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puppy mill ban public hearing tomorrow evening
COMPLETE COUNT CENSUS MEETING WEDNESDAY JANUARY 15 FROM 7 TO 8:30 pm—cafeteria, Greenburgh Town Hall
It’s important to the town that everyone be counted by the US Census. An accurate counts means more funds for the town, school districts and more representation for NYS in Congress. If you’d like to volunteer and help us get an accurate census count please attend this meeting. The census is conducted every 10 years. During the last census many residents of sections of Greenburgh and the rest of the county were not counted – costing taxpayers significant dollars.
PUPPY MILL BAN PUBLIC HEARING TOMORROW EVENING (LINK TO PROPOSALS BELOW)
The Town Board voted to schedule a hearing on legislation to ban puppy mills for tomorrow evening January 14th and February 7th at 7 PM. At Town Hall. The proposed bill would prohibit the sale of commercially bred dogs and cats in pet stores operating in the town which house and breed dogs and cats in substandard breeding facilities known as puppy mills and kitten factories. Supporters of the legislation feel that dogs and cats are treated inhumanly from puppy mills. Opponents claim that the town is preempted by state law and that not all pet stores sell dogs/cats that were treated inhumanly. They feel that pre-existing businesses that do not purchase pets from puppy mills should not be forced out of business. A copy of an article that appeared in Lohud.com about communities that have enacted bans in Westchester appears below.
The following is a link to tomorrow evening’s agenda with links to two draft laws: one from advocates that want a total ban. The Keane/Beane proposal is less restrictive.
the following documents can be found on the above link:
TB 2020 0114 PUBLIC HEARING DOC Proposed LL Commercial Dog Breeding R 12-6-19--supported by Ban Pet Store Sales Advocates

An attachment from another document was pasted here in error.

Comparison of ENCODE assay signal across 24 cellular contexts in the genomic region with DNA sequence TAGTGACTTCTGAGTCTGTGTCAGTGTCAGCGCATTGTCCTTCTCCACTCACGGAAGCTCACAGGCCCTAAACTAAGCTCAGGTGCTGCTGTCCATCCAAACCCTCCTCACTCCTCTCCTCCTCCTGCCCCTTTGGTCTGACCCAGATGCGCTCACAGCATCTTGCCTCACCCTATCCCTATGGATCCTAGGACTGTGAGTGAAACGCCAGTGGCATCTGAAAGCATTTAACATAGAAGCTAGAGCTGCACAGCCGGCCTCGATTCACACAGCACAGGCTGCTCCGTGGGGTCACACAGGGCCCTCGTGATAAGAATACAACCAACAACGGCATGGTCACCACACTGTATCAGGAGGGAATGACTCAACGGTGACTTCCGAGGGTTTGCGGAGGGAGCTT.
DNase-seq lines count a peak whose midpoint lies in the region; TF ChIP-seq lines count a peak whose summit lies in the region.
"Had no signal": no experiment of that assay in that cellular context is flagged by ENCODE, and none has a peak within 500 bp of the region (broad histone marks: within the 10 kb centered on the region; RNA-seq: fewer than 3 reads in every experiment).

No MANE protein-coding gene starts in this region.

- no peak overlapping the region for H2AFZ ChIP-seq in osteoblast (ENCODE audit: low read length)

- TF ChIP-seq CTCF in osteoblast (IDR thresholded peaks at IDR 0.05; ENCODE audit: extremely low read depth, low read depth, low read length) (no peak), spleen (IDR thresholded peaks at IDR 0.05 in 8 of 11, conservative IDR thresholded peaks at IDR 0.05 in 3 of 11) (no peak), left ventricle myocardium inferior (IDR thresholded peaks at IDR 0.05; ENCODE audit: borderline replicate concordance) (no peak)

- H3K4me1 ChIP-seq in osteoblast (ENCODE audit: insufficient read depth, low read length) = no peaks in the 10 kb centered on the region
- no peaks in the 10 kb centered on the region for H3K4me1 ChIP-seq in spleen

TB 2020 0114 PUBLIC HEARING DOC NYS Consolidated Laws AGM §§400-408 (1 per pg)
TB 2020 0114 PUBLIC HEARING DOC Keane Beane-Proposed Chapt 343 Puppy Mill Local Law
Puppy mill laws expand across counties
Laws banning sales of commercially bred dogs and cats continue to spread across Westchester communities.
Gabriel Rom, firstname.lastname@example.org Published 2:12 p.m. ET Sept. 16, 2016 | Updated 6:28 p.m. ET Sept. 16, 2016
The Village of Mamaroneck became the first municipality in the state to pass a law banning the sale of commercially-bred animals within its borders. (Photo: Yonkers Animal Shelter)
Rye Brook’s Village Board unanimously passed a law last month banning "puppy mills," while Port Chester officials have set a public hearing next month for a similar proposed law.
Rye Brook’s law makes it illegal to sell a dog or cat in a pet store unless it is obtained from a Westchester County animal shelter, a humane society, or from a nonprofit rescue/humane organization registered with the New York State Department of Agriculture.
While there are pet stores in Rye Brook, no businesses sell dogs or cats.
"At this point, the law would be a precautionary measure for residents and businesses in Rye Brook," Town Administrator Chris Bradbury said.
Many of the local proposals are based on Mamaroneck village legislation passed in February, making it the first local government in New York to ban puppy mill sales.
Stephanie Earl, owner of Furrylicious, a pet store in New Rochelle, sits with some of the puppies for sale in her story April 28, 2016. Earl says that a proposed law aimed at puppy mills would cause her to lose her business. She says that the breeders from which she buys her puppies are not puppy mills. (Photo: Seth Harrison/The Journal News)
"You see something in one community that makes sense, and you suggest it to another community," said State Sen. George Latimer, D-Rye, who has advocated for legislation banning puppy mills throughout Westchester County. "This is a positive way to prevent this explosion of puppy mills."
Port Chester’s proposed law would fine first offenders $250, while repeat offenders could face possible imprisonment. Village officials, however, are considering changing the fines to be based on the number of animals illegally sold, among other possible alterations. The public hearing is scheduled for Oct. 3.
"A law such as the one being considered by Port Chester can protect both animals and the consumer," said Dina Goren, who runs the Port Chester Dog Park Group.
There are no pet stores in Port Chester that sell dogs or cats, Goren said. Calls to village officials were not immediately returned.
Meanwhile, New Rochelle is awaiting the resolution of a court proceeding regarding a related law in New York City and has put its local consideration on hold.